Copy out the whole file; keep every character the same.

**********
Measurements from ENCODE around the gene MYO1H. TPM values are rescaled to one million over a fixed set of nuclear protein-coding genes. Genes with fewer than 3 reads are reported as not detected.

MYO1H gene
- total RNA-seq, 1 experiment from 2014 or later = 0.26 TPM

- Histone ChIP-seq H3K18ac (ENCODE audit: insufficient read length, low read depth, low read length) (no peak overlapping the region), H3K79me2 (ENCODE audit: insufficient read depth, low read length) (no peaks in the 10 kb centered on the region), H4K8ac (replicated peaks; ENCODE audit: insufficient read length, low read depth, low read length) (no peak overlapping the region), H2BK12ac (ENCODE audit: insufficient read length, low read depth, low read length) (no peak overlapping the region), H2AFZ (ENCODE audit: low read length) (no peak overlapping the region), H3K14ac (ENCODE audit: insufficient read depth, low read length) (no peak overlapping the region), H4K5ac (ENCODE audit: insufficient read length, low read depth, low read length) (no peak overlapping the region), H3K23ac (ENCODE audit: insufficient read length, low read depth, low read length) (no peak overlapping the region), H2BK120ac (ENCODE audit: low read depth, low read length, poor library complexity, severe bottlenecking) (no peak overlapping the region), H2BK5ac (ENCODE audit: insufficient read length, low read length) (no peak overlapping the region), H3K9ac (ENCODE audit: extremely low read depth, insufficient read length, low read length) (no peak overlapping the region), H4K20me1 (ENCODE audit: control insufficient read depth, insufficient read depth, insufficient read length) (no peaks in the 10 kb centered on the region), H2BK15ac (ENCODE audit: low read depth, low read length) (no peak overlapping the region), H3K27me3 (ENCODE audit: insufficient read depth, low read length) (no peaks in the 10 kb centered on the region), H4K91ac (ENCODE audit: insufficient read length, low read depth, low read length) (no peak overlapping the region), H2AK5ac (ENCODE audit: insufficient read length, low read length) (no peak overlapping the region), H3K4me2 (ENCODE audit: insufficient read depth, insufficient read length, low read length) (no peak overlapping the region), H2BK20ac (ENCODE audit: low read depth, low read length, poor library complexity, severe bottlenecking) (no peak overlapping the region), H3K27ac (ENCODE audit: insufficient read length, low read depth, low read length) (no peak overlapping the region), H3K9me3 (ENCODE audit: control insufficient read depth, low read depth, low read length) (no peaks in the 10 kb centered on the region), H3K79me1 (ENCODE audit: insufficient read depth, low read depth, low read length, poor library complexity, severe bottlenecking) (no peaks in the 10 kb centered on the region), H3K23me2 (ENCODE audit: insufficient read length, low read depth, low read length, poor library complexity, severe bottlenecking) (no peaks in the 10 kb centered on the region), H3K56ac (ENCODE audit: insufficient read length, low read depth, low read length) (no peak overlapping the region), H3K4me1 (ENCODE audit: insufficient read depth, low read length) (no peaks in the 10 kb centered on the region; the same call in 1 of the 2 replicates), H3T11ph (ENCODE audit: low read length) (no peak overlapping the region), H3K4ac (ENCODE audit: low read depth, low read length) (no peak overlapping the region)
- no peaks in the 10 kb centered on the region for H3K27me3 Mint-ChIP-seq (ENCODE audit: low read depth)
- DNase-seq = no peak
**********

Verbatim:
Measurements from ENCODE around the gene MYO1H. TPM values are rescaled to one million over a fixed set of nuclear protein-coding genes. Genes with fewer than 3 reads are reported as not detected.

MYO1H gene
- total RNA-seq, 1 experiment from 2014 or later = 0.26 TPM

- Histone ChIP-seq H3K18ac (ENCODE audit: insufficient read length, low read depth, low read length) (no peak overlapping the region), H3K79me2 (ENCODE audit: insufficient read depth, low read length) (no peaks in the 10 kb centered on the region), H4K8ac (replicated peaks; ENCODE audit: insufficient read length, low read depth, low read length) (no peak overlapping the region), H2BK12ac (ENCODE audit: insufficient read length, low read depth, low read length) (no peak overlapping the region), H2AFZ (ENCODE audit: low read length) (no peak overlapping the region), H3K14ac (ENCODE audit: insufficient read depth, low read length) (no peak overlapping the region), H4K5ac (ENCODE audit: insufficient read length, low read depth, low read length) (no peak overlapping the region), H3K23ac (ENCODE audit: insufficient read length, low read depth, low read length) (no peak overlapping the region), H2BK120ac (ENCODE audit: low read depth, low read length, poor library complexity, severe bottlenecking) (no peak overlapping the region), H2BK5ac (ENCODE audit: insufficient read length, low read length) (no peak overlapping the region), H3K9ac (ENCODE audit: extremely low read depth, insufficient read length, low read length) (no peak overlapping the region), H4K20me1 (ENCODE audit: control insufficient read depth, insufficient read depth, insufficient read length) (no peaks in the 10 kb centered on the region), H2BK15ac (ENCODE audit: low read depth, low read length) (no peak overlapping the region), H3K27me3 (ENCODE audit: insufficient read depth, low read length) (no peaks in the 10 kb centered on the region), H4K91ac (ENCODE audit: insufficient read length, low read depth, low read length) (no peak overlapping the region), H2AK5ac (ENCODE audit: insufficient read length, low read length) (no peak overlapping the region), H3K4me2 (ENCODE audit: insufficient read depth, insufficient read length, low read length) (no peak overlapping the region), H2BK20ac (ENCODE audit: low read depth, low read length, poor library complexity, severe bottlenecking) (no peak overlapping the region), H3K27ac (ENCODE audit: insufficient read length, low read depth, low read length) (no peak overlapping the region), H3K9me3 (ENCODE audit: control insufficient read depth, low read depth, low read length) (no peaks in the 10 kb centered on the region), H3K79me1 (ENCODE audit: insufficient read depth, low read depth, low read length, poor library complexity, severe bottlenecking) (no peaks in the 10 kb centered on the region), H3K23me2 (ENCODE audit: insufficient read length, low read depth, low read length, poor library complexity, severe bottlenecking) (no peaks in the 10 kb centered on the region), H3K56ac (ENCODE audit: insufficient read length, low read depth, low read length) (no peak overlapping the region), H3K4me1 (ENCODE audit: insufficient read depth, low read length) (no peaks in the 10 kb centered on the region; the same call in 1 of the 2 replicates), H3T11ph (ENCODE audit: low read length) (no peak overlapping the region), H3K4ac (ENCODE audit: low read depth, low read length) (no peak overlapping the region)
- no peaks in the 10 kb centered on the region for H3K27me3 Mint-ChIP-seq (ENCODE audit: low read depth)
- DNase-seq = no peak